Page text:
This article was originally published in The Notebook. In August 2020, The Notebook became Chalkbeat Philadelphia.
In a day marked by posturing and political one-upmanship, Chairman Robert Archie of the School Reform Commission yesterday issued yet another bland press release about . . . well, I’m not sure what about:
Statement Regarding the Board of Revision of Taxes
Robert L. Archie
School Reform Commission Chairman
May 7, 2009
We agree with the calls for reforming the BRT to make it more efficient,
equitable, and professional. It is essential that the City and The School
District of Philadelphia have a highly credible property tax assessment
agency to ensure that the District has enough resources to achieve the
ambitious goals of its five-year Strategic Plan.
Because of the need for a property tax assessment agency for both the
District and City, the SRC will work together with the City to ensure that
any such agency operates and is funded in a fair, equitable, and
We remain committed to our stance that the District will be careful
stewards of the resources that are provided to us; all dollars that we
spend will be focused on ensuring that we are doing what is in the best
interest of the children on Philadelphia.
First, since when is it the SRC’s responsibility to ensure that the BRT – a notorious symbol of the worst of Philadephia politics – operates in a professional way? The District and the SRC should be doing as much as it can to distance itself from this agency, especially given the fact that the SRC itself has been caught in the maelstrom of accusations about corruption and political favoritism.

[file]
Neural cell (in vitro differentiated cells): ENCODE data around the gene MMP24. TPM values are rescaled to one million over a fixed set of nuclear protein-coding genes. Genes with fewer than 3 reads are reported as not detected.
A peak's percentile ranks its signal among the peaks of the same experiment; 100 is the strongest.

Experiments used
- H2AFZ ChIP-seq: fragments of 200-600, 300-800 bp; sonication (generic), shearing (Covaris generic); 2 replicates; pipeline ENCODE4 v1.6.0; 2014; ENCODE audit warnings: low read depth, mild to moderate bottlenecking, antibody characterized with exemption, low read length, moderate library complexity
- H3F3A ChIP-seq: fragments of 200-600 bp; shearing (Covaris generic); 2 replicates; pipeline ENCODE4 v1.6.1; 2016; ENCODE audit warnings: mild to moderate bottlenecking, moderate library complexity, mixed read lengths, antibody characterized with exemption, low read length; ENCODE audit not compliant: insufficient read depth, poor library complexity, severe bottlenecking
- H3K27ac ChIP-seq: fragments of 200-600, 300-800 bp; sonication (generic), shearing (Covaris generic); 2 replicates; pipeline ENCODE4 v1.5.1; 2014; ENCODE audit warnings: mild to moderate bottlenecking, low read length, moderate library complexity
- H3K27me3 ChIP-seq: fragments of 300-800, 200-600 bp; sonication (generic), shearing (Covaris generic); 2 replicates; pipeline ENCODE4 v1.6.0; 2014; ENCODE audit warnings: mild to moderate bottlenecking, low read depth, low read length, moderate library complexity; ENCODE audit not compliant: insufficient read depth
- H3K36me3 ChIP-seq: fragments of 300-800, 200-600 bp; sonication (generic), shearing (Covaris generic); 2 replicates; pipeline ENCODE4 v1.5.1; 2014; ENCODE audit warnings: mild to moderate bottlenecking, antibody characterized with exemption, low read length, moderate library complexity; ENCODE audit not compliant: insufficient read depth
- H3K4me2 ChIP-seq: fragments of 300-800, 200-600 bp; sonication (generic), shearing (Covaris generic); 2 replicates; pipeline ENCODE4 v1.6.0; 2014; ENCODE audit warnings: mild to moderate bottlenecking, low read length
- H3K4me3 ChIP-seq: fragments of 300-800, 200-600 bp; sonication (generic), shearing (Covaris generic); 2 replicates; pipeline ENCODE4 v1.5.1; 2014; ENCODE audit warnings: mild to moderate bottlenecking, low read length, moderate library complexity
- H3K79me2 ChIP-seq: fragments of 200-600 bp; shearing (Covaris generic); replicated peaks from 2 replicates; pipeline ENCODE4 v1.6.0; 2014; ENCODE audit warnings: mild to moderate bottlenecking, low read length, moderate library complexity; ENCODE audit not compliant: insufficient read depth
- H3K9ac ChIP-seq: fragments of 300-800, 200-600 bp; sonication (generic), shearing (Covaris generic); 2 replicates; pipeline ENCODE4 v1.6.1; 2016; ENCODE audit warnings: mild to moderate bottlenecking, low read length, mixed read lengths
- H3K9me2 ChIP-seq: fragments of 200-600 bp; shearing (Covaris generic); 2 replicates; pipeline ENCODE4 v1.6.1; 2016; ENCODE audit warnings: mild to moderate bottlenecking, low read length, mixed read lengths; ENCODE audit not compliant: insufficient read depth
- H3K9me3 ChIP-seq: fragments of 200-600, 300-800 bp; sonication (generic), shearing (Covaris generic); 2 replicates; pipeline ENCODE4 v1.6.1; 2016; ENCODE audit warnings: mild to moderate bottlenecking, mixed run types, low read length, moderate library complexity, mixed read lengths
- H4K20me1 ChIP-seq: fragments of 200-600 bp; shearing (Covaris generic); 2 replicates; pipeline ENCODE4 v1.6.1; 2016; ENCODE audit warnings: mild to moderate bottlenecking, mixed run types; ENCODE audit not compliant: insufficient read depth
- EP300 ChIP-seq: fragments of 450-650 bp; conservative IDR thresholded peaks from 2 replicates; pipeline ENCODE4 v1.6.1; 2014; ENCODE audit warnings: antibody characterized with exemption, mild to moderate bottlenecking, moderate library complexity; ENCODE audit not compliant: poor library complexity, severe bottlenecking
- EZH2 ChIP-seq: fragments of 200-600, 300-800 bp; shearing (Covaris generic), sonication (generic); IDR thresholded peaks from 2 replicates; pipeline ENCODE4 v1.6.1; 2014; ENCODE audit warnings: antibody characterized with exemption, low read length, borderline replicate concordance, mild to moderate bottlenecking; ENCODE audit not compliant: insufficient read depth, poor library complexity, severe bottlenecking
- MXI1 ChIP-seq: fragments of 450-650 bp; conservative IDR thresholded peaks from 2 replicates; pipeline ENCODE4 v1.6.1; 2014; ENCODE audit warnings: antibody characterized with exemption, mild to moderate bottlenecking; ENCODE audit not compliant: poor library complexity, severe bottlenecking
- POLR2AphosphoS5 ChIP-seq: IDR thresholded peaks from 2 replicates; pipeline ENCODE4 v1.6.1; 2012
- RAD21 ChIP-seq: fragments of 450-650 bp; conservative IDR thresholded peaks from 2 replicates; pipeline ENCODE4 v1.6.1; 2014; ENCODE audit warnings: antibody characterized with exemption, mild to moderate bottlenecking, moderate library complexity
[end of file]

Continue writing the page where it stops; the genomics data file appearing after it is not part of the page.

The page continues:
Second, when everyone from the Mayor to the media to City Council to the public is registering outrage at the abuse of public dollars, wouldn’t you think the School Reform Commission Chair could muster up a modicum of surprise, even the tiniest amount? Instead the SRC Chair’s press releases might as well be about any agency or department in the school system – but certainly not one that had just been cracked open by a three-part investigative series about corruption, influence peddling, and waste, Meanwhile, are we just handing over $4.5 million of our kids’ money without question?
And third, there’s certainly a concern that this blandness acts as a thin cover for the SRC Chair’s seeming intent to discuss this behind closed doors – "the SRC will work together with the City," the press release says. Actually the reaction needed here is more of a public accounting of the BRT dollars.
So while everyone else is poised to take action, it’s interesting that the SRC chooses to step back. Next Monday, the District will go before City Council to defend a $3.2 billion budget that includes $4.5 million for 80 BRT employees, but barely any money for additional librarians or art/music teachers, not enough money for the comprehensive high schools, and not nearly enough money for professional development and quality teacher retention/distribution programs.
I wonder if the District will feel compelled to raise the issue or whether politics will determine that silence is the District’s definition of our children’s "best interests."